PORT ELIZABETH, SOUTH AFRICA - MARCH 12: Steven Smith (capt) of Australia at the post press conference after day 4 of the 2nd Sunfoil Test match between South Africa and Australia at St Georges Park on March 12, 2018 in Port Elizabeth, South Africa. (Photo by Ashley Vlotman/Gallo Images/Getty Images)

Ball Tampering – What Now?

The events of the recent Test Match between South Africa and Australia in Cape Town have once again brought the subject of ball tampering to the forefront of world cricket. But, has the offence been thought of as being more serious than previous occurrences given the apparent unpopularity of the current Australian team with various opponents?

From Sarfraz Nawaz and Waqar Younis through to Michael Atherton and most recently Faf du Plessis, ball tampering accusations have always been present in cricket at the highest level. Indeed, had Atherton’s “dirt in the pocket” incident at Lords happened this year rather than in 1994, it would seem likely that he would perhaps not have kept the England captaincy given the social media frenzy this latest incident has caused.

Law 41 – Unfair Play – states that “It is an offence for any player to take any action which changes the condition of the ball”. To allow traditional shining of the ball, there is a sub text to the law which allows provision for polishing the ball without the use of any artificial substances. In the case of du Plessis – who was seen using a mint to create more sugar in his saliva – he argued that this was not using any artificial substance to alter the condition of the ball.

Bancroft and Smith were certainly guilty of the accusation of ball tampering. How exactly they thought that their actions would remain unnoticed by the thirty or more high definition TV cameras recording the match – or the thought process behind the so called leadership group notwithstanding – their crime somehow seems to be much worse than the aforementioned incidents, given the rather cynical and premeditated nature of what happened. Involving one of the newest members of the team in Bancroft shows a lack of moral fibre from the leadership, and surely hefty punishments will be coming their way from Cricket Australia.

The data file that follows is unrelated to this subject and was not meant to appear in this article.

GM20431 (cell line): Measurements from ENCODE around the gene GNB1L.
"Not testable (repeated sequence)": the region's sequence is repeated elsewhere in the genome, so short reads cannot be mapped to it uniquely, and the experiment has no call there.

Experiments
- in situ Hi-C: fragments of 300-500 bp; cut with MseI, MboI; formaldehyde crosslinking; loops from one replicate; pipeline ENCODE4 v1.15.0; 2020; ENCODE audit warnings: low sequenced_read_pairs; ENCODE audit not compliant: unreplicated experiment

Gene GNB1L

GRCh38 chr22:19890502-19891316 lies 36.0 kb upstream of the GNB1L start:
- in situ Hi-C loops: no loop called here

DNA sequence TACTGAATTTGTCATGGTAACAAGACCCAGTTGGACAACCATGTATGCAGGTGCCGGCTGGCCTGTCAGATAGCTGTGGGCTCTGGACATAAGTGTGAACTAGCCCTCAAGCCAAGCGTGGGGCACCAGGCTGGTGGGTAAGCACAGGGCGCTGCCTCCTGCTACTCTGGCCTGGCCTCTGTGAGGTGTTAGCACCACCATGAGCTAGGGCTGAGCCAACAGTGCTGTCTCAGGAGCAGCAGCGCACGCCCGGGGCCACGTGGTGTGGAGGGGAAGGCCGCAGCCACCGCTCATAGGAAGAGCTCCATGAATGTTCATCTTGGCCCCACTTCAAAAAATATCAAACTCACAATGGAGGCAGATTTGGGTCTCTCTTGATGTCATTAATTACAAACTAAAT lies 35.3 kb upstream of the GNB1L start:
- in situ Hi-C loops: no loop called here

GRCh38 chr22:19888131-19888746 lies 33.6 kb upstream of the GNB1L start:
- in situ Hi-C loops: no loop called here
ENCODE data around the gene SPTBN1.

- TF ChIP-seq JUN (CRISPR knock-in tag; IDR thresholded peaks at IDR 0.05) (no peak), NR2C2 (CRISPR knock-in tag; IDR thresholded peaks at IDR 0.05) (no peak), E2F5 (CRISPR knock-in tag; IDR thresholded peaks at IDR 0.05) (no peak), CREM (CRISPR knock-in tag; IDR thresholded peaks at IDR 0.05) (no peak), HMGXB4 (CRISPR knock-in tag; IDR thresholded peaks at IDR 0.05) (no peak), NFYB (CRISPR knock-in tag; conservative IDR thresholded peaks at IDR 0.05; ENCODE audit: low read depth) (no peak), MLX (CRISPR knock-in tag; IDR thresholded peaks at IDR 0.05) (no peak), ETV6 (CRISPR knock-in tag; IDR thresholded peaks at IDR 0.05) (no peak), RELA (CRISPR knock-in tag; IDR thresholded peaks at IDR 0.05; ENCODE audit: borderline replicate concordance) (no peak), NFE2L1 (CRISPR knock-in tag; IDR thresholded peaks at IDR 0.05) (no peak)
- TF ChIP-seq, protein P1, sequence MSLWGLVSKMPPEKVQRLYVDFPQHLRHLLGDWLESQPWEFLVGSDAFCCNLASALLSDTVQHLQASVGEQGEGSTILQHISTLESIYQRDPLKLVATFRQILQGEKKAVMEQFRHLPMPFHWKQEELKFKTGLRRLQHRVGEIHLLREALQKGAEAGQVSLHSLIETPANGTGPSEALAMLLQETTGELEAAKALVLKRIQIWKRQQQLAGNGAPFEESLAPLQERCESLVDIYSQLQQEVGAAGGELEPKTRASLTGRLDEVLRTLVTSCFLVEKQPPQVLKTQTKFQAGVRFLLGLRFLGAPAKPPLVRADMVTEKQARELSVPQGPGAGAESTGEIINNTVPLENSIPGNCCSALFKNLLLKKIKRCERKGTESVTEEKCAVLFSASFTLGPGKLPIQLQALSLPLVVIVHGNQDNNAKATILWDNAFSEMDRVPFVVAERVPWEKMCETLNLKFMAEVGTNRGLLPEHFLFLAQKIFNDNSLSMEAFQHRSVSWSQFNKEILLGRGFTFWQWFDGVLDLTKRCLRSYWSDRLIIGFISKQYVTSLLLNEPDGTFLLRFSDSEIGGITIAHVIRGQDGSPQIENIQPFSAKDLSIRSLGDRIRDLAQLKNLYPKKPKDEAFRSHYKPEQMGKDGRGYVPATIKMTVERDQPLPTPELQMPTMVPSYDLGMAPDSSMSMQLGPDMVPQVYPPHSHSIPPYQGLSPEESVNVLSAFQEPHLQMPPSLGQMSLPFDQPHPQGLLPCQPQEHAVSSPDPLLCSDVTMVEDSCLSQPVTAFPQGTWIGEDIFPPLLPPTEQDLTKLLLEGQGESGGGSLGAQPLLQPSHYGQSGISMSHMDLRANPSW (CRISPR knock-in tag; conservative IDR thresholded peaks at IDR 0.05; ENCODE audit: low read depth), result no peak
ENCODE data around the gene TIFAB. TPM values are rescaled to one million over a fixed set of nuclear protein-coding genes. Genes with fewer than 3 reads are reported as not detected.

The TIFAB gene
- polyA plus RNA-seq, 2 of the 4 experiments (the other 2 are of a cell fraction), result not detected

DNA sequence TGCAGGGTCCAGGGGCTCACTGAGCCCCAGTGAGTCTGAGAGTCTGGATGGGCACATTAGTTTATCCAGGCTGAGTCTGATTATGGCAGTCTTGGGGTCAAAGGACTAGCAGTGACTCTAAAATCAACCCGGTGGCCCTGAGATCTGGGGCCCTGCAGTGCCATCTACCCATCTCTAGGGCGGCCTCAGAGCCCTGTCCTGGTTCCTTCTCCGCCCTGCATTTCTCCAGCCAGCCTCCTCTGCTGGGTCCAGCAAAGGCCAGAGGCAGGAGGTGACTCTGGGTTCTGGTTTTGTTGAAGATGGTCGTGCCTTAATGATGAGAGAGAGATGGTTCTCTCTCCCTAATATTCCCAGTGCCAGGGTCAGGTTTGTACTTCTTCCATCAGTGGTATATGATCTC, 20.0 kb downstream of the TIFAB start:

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In the future, it is possible that the laws regarding altering the condition of the ball need to be revised slightly – perhaps to be more specific about what is and isn’t allowed. Foreign objects – such as strips of tape / sandpaper or bottle tops should certainly not be allowed, along with willfully damaging or gouging the ball with fingernails. However, would it be fair to say that shining the ball (be it with the use of sugary saliva, or sweat containing suncream) is acceptable? At least this would keep more of a balance between bat and ball, particularly on unresponsive pitches.

Food for thought, although one thing is almost certain – most teams will have used some method of artificially altering the condition of the ball at some point, the question is now what should be classed as being legal and acceptable?

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